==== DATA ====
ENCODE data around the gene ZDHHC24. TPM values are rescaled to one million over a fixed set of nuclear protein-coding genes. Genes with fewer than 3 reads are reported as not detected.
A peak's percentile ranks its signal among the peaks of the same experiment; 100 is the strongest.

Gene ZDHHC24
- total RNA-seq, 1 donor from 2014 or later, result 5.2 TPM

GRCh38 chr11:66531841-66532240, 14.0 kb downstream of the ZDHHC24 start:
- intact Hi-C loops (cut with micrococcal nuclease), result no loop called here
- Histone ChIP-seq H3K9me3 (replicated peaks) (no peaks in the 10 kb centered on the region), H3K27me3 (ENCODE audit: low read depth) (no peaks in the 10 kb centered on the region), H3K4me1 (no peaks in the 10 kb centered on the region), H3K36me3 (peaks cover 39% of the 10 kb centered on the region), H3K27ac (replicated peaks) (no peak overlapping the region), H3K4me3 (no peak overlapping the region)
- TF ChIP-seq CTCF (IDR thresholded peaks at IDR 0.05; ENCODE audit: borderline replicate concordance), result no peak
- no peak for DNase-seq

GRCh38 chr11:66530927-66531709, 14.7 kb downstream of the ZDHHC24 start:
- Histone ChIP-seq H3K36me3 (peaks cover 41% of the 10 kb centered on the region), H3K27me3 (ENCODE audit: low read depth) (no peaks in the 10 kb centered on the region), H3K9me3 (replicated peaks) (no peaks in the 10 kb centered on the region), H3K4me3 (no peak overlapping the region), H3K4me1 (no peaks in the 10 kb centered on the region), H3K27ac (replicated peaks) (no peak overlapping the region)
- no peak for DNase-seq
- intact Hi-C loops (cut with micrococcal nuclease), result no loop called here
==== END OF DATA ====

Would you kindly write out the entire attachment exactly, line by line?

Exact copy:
ENCODE data around the gene ZDHHC24. TPM values are rescaled to one million over a fixed set of nuclear protein-coding genes. Genes with fewer than 3 reads are reported as not detected.
A peak's percentile ranks its signal among the peaks of the same experiment; 100 is the strongest.

Gene ZDHHC24
- total RNA-seq, 1 donor from 2014 or later, result 5.2 TPM

GRCh38 chr11:66531841-66532240, 14.0 kb downstream of the ZDHHC24 start:
- intact Hi-C loops (cut with micrococcal nuclease), result no loop called here
- Histone ChIP-seq H3K9me3 (replicated peaks) (no peaks in the 10 kb centered on the region), H3K27me3 (ENCODE audit: low read depth) (no peaks in the 10 kb centered on the region), H3K4me1 (no peaks in the 10 kb centered on the region), H3K36me3 (peaks cover 39% of the 10 kb centered on the region), H3K27ac (replicated peaks) (no peak overlapping the region), H3K4me3 (no peak overlapping the region)
- TF ChIP-seq CTCF (IDR thresholded peaks at IDR 0.05; ENCODE audit: borderline replicate concordance), result no peak
- no peak for DNase-seq

GRCh38 chr11:66530927-66531709, 14.7 kb downstream of the ZDHHC24 start:
- Histone ChIP-seq H3K36me3 (peaks cover 41% of the 10 kb centered on the region), H3K27me3 (ENCODE audit: low read depth) (no peaks in the 10 kb centered on the region), H3K9me3 (replicated peaks) (no peaks in the 10 kb centered on the region), H3K4me3 (no peak overlapping the region), H3K4me1 (no peaks in the 10 kb centered on the region), H3K27ac (replicated peaks) (no peak overlapping the region)
- no peak for DNase-seq
- intact Hi-C loops (cut with micrococcal nuclease), result no loop called here